Oh, my. There’s a layer of dust everywhere. Pardon me for a second.
Now that I’ve blown the dust away, time to resume the blog.
On my last blog update, I had signed up for four fashion classes at City College of San Francisco. I figured it was ambitious, but doable. The four classes were: Fashion Illustration 2, Garment Fitting, Apparel Construction 1, and Custom Tailoring.
Plans changed very quickly. Shortly after classes started, an opportunity for some freelance work (not sewing-related) came my way, and so I started working two days a week. That meant I had to drop at least one class. I wasn’t giving up Fitting or Tailoring, and dropping Apparel 1 wouldn’t have made much difference, so I let go of Fashion Illustration 2.
Even so, I’m OK with the decision in hindsight. The Illustration class was a lot of homework, and as it turned out the Tailoring class needed every moment I could spare and then some.
So here’s a very quick summary of my fall semester classes and their outcomes: Continue reading
In this third and final installment of our fitting series, we’ll see how all the previous fittings converge into a wearable shirt.
At the end of Part 2, the body of the shirt was falling into place, with the sleeves and neckline becoming the major issues of focus. We’ll tackle those, and show actual fitting photos of the BF Oxford Shirt. (Here’s a link to Part 1 and a photo gallery of the finished shirt if you are new to this series).
Issues with the body
Everything is finally looking OK. That horizontal balance line in front appears tilted, but it’s really posture and camera angle and not the garment.
I have successfully finished my course in Fashion Draping at City College of San Francisco!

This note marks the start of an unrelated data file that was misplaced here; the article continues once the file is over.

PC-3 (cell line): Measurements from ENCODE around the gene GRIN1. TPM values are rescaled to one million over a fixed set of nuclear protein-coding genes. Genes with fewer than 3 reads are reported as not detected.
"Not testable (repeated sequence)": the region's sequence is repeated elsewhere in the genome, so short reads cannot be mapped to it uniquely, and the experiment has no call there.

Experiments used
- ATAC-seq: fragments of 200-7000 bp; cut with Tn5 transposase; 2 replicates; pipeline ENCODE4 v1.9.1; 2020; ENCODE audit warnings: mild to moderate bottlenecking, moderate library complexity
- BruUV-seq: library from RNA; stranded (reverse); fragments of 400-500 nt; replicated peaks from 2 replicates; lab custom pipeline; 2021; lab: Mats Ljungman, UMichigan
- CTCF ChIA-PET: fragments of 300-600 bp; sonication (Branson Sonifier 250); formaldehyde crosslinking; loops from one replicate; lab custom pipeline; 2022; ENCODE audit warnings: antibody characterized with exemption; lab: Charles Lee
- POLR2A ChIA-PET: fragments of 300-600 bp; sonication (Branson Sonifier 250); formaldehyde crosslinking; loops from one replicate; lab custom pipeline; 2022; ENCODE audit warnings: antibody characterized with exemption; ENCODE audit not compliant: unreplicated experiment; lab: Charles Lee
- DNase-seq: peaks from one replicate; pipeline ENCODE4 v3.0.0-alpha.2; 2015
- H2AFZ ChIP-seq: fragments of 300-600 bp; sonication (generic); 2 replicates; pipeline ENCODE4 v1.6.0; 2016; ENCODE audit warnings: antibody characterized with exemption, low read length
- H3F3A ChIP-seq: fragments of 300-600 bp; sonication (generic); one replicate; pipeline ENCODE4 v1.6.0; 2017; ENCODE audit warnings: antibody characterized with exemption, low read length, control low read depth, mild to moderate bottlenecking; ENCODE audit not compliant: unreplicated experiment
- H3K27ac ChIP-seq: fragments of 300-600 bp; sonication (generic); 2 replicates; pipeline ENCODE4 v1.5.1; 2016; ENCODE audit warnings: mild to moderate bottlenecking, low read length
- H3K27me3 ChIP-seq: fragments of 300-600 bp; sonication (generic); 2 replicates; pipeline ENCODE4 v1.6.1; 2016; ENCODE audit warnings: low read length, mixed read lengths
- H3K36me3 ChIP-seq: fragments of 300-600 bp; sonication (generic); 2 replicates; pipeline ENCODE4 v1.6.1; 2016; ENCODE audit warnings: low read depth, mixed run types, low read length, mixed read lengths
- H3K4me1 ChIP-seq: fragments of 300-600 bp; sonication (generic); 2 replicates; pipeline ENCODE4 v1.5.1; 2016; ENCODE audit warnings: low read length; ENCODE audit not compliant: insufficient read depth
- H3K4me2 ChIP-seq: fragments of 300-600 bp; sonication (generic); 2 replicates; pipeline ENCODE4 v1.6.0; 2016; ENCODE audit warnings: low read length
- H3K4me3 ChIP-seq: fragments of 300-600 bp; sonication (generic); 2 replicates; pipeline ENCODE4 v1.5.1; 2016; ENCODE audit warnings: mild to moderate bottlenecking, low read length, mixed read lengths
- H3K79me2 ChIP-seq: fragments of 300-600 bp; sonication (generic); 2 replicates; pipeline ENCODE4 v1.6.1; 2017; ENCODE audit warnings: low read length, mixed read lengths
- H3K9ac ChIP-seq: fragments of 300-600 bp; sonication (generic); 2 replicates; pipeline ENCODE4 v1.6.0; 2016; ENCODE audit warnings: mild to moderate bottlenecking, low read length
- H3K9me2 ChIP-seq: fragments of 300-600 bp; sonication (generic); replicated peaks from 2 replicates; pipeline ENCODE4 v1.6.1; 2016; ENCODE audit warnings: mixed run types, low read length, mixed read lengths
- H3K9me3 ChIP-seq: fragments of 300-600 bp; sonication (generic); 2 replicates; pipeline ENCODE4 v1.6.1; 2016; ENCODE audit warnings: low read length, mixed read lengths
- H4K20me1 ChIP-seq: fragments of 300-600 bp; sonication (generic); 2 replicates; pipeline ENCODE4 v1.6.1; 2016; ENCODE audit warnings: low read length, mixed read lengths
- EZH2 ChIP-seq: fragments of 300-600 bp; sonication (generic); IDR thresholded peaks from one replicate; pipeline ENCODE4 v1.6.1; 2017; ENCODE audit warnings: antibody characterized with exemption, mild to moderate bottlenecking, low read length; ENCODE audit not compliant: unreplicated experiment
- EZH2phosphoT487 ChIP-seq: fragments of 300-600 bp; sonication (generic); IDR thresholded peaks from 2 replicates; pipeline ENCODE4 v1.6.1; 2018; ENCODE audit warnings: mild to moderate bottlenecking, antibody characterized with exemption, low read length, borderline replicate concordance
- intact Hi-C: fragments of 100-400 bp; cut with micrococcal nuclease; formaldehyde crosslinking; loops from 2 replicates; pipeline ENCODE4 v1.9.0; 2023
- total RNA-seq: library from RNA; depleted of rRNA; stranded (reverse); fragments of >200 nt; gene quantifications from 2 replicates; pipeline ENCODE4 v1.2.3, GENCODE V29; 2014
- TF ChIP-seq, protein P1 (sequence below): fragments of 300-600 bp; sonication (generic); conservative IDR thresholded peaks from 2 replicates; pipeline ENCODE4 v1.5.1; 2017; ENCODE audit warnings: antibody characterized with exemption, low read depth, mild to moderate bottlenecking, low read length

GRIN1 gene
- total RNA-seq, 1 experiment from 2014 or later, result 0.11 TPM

I actually presented the final project about a month ago, and grades came out two weeks later; I’m catching up on my blogging. (Rest assured the final article in the Shirt Fitting series is forthcoming).
The final project for my draping class was to create our own original garment, using all of the skills we learned in class over the course of the semester. It had to be a complete look that covered the body; for example just draping a skirt wasn’t allowed.
This article begins a series on a recently completed dress shirt for my partner, Jim (hereafter referred to as “the Client”).
As with many of my projects, this one is a side quest: the original plan was to design a chambray work shirt for him. Since I last made shirts for him based of Kwik Sew 2000, I realized his body proportions have changed due to many hours at the gym. The shirts are now a touch too small, particularly in length. Plus, I’ve developed my fitting skills since I made those shirts and I thought the overall fit could be improved.
Six fitting sessions, over a period of several months, got me to the point where I was happy enough to go ahead with this shirt – which I think of as a wearable muslin. In a reversal from my usual presentation, I’m opening with the finished project. Future articles will talk more about how I got here, starting with the original Kwik Sew 2000 pattern.
Wow, what a long road this has been!
Several days of persistent work has eventually led to the completion of the Blue Plaid Shacket.
As usual, here are my overly-detailed notes on how I put this thing together.